Magazine article The Exceptional Parent

Taking Care of You: Self-Care for the Caregiver

Magazine article The Exceptional Parent

Taking Care of You: Self-Care for the Caregiver

Article excerpt

Helping others who are dealing with trauma can take a toll on caregivers. Over time, the stress of helping others can cause symptoms like anxiety, sleeplessness and irritability that interfere with everyday life. This response is often referred to as "compassion fatigue." Left untreated, compassion fatigue can lead to burnout and other conditions that may not go away on their own. If you work with victims of trauma, you can take steps to recognize, limit and treat these effects. Not everyone who helps others dealing with trauma develops compassion fatigue, and signs of stress don't necessarily point to compassion fatigue. They may simply be signals that you are tired or need a break.

SIGNS OF COMPASSION FATIGUE

Compassion fatigue can happen slowly over time, or it can come on suddenly. The signs are similar to the signs of posttraumatic stress but can vary greatly among individuals:

* Nervousness and anxiety: You may feel fearful about going out or be hyper-vigilant about your own and your family's safety.

* Anger and irritability: You may find yourself arguing with relatives, friends or co-workers or feeling angry with specific people or groups.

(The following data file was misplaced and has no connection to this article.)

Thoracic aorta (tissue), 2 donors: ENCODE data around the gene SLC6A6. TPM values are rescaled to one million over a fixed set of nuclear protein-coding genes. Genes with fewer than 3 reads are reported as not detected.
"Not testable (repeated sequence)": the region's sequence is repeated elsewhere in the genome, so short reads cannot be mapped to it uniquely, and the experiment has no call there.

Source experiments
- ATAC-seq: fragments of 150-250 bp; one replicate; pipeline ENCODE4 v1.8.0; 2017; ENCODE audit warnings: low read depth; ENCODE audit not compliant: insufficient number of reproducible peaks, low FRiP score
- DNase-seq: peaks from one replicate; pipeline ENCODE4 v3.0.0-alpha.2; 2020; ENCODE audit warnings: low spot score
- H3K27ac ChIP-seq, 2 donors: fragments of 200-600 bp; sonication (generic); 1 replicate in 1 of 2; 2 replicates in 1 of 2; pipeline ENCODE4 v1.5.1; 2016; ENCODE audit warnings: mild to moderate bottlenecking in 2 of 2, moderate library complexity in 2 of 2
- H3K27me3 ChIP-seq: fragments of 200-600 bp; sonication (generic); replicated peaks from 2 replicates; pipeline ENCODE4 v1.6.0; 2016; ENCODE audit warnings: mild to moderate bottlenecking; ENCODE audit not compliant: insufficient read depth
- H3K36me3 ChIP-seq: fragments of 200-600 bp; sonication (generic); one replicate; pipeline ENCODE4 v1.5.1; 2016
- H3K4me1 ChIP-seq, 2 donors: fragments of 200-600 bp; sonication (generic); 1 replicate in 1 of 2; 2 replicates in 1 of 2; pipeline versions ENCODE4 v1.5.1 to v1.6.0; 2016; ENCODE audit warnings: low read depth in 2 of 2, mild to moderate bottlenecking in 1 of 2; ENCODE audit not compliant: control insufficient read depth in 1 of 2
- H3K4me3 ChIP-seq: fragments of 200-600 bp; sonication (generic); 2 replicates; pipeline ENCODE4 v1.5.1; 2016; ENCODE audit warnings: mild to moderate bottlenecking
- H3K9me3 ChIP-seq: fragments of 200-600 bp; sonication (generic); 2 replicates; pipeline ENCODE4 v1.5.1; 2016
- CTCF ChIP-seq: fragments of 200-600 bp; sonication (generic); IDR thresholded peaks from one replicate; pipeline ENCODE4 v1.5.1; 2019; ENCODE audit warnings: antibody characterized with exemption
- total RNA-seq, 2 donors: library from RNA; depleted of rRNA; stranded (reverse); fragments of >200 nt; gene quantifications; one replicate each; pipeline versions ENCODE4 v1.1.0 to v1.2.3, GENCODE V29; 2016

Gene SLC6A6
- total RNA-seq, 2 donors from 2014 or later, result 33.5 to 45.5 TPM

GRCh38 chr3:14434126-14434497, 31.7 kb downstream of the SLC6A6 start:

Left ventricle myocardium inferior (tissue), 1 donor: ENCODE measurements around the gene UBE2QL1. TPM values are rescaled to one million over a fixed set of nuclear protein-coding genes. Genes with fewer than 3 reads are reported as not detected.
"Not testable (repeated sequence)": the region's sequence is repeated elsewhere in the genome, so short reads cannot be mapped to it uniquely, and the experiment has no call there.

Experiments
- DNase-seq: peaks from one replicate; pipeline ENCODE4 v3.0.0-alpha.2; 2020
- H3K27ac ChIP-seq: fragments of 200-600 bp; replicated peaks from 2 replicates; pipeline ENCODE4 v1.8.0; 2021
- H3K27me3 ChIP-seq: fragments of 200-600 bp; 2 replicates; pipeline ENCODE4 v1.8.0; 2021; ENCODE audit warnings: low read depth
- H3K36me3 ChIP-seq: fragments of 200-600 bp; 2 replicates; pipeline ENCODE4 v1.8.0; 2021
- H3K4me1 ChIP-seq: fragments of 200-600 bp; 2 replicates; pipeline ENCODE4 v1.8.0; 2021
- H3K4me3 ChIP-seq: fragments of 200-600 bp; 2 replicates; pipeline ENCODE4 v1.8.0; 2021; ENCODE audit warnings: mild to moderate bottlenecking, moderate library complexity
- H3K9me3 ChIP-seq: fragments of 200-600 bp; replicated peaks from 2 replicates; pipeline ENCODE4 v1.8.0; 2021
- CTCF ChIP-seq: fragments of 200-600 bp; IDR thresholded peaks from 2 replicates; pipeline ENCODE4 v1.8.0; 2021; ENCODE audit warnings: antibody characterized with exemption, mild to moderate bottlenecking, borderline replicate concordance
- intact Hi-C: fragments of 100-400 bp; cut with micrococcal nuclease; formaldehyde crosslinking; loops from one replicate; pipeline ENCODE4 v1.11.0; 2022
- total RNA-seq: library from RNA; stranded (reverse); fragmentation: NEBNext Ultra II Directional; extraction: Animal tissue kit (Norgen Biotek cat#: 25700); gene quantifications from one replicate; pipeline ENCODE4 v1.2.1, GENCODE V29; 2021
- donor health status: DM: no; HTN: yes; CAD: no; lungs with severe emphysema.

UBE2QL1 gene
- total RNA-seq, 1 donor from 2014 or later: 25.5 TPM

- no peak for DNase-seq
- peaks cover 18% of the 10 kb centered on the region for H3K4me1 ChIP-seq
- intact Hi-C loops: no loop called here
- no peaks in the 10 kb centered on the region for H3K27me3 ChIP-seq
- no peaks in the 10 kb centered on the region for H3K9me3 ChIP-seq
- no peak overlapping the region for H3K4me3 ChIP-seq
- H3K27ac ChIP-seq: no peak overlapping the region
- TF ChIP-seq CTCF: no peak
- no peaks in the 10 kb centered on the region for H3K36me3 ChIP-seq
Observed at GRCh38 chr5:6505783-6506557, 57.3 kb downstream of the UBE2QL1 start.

* Mood swings: Having compassion fatigue can make it difficult for you to control your emotions. You may feel fine one minute and find yourself suddenly crying or feeling anxious the next.

* Difficulty concentrating: Having trouble maintaining focus or difficulty making simple decisions may be signs of compassion fatigue. You may forget parts of your daily routine, like brushing your teeth or weekly errands.

* Changes in habits: You may be eating more or less than usual, or may be sleeping too much or not enough. You may also withdraw from others by becoming emotionally distant and detached.

* Physical changes: People suffering from compassion fatigue may experience headaches, stomachaches, dizziness, heart palpitations or shortness of breath. You may notice cold or flu-like symptoms. If you do have any of these physical changes, see your health care provider to rule out a medical ailment.

* Depression: Feeling sadness and grief, low self-esteem or a loss of interest in ordinary activities, or experiencing memory difficulties, extreme fatigue or frequent crying episodes are all also possible signs of compassion fatigue. If, at any time, you have suicidal thoughts, get help right away. The Veterans Crisis Line at 800-273-8255 can direct you to support resources in your community.

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COPING AND FINDING HELP

Untreated compassion fatigue can impair your performance at work or as a volunteer; therefore, it is important to get help promptly if you feel overwhelmed by your responsibilities. …

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